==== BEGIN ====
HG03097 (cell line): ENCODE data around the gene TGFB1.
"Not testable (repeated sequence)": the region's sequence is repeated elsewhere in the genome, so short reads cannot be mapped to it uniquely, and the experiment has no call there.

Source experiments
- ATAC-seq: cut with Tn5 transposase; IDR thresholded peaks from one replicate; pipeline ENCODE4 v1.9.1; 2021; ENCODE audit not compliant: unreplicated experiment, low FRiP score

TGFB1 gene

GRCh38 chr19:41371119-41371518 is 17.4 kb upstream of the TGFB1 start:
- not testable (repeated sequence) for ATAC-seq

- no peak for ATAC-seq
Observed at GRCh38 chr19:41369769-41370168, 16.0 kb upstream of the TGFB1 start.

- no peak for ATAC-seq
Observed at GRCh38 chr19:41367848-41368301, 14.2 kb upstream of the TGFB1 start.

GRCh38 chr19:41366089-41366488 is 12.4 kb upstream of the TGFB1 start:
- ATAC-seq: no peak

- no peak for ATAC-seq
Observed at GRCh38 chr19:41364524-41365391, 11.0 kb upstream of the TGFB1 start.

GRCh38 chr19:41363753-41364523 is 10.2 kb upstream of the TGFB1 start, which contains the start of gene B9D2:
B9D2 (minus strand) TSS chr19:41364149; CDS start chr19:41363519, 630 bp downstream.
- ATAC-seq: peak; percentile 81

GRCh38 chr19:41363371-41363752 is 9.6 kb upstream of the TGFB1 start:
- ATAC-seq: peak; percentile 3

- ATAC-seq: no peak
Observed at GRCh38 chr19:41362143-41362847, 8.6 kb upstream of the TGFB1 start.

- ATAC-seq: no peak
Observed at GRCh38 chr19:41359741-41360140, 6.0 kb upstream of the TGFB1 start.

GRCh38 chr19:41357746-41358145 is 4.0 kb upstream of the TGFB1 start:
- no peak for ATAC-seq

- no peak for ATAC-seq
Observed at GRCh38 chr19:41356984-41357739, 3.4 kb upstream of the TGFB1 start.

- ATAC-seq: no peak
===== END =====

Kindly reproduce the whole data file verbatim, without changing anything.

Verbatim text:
HG03097 (cell line): ENCODE data around the gene TGFB1.
"Not testable (repeated sequence)": the region's sequence is repeated elsewhere in the genome, so short reads cannot be mapped to it uniquely, and the experiment has no call there.

Source experiments
- ATAC-seq: cut with Tn5 transposase; IDR thresholded peaks from one replicate; pipeline ENCODE4 v1.9.1; 2021; ENCODE audit not compliant: unreplicated experiment, low FRiP score

TGFB1 gene

GRCh38 chr19:41371119-41371518 is 17.4 kb upstream of the TGFB1 start:
- not testable (repeated sequence) for ATAC-seq

- no peak for ATAC-seq
Observed at GRCh38 chr19:41369769-41370168, 16.0 kb upstream of the TGFB1 start.

- no peak for ATAC-seq
Observed at GRCh38 chr19:41367848-41368301, 14.2 kb upstream of the TGFB1 start.

GRCh38 chr19:41366089-41366488 is 12.4 kb upstream of the TGFB1 start:
- ATAC-seq: no peak

- no peak for ATAC-seq
Observed at GRCh38 chr19:41364524-41365391, 11.0 kb upstream of the TGFB1 start.

GRCh38 chr19:41363753-41364523 is 10.2 kb upstream of the TGFB1 start, which contains the start of gene B9D2:
B9D2 (minus strand) TSS chr19:41364149; CDS start chr19:41363519, 630 bp downstream.
- ATAC-seq: peak; percentile 81

GRCh38 chr19:41363371-41363752 is 9.6 kb upstream of the TGFB1 start:
- ATAC-seq: peak; percentile 3

- ATAC-seq: no peak
Observed at GRCh38 chr19:41362143-41362847, 8.6 kb upstream of the TGFB1 start.

- ATAC-seq: no peak
Observed at GRCh38 chr19:41359741-41360140, 6.0 kb upstream of the TGFB1 start.

GRCh38 chr19:41357746-41358145 is 4.0 kb upstream of the TGFB1 start:
- no peak for ATAC-seq

- no peak for ATAC-seq
Observed at GRCh38 chr19:41356984-41357739, 3.4 kb upstream of the TGFB1 start.

- ATAC-seq: no peak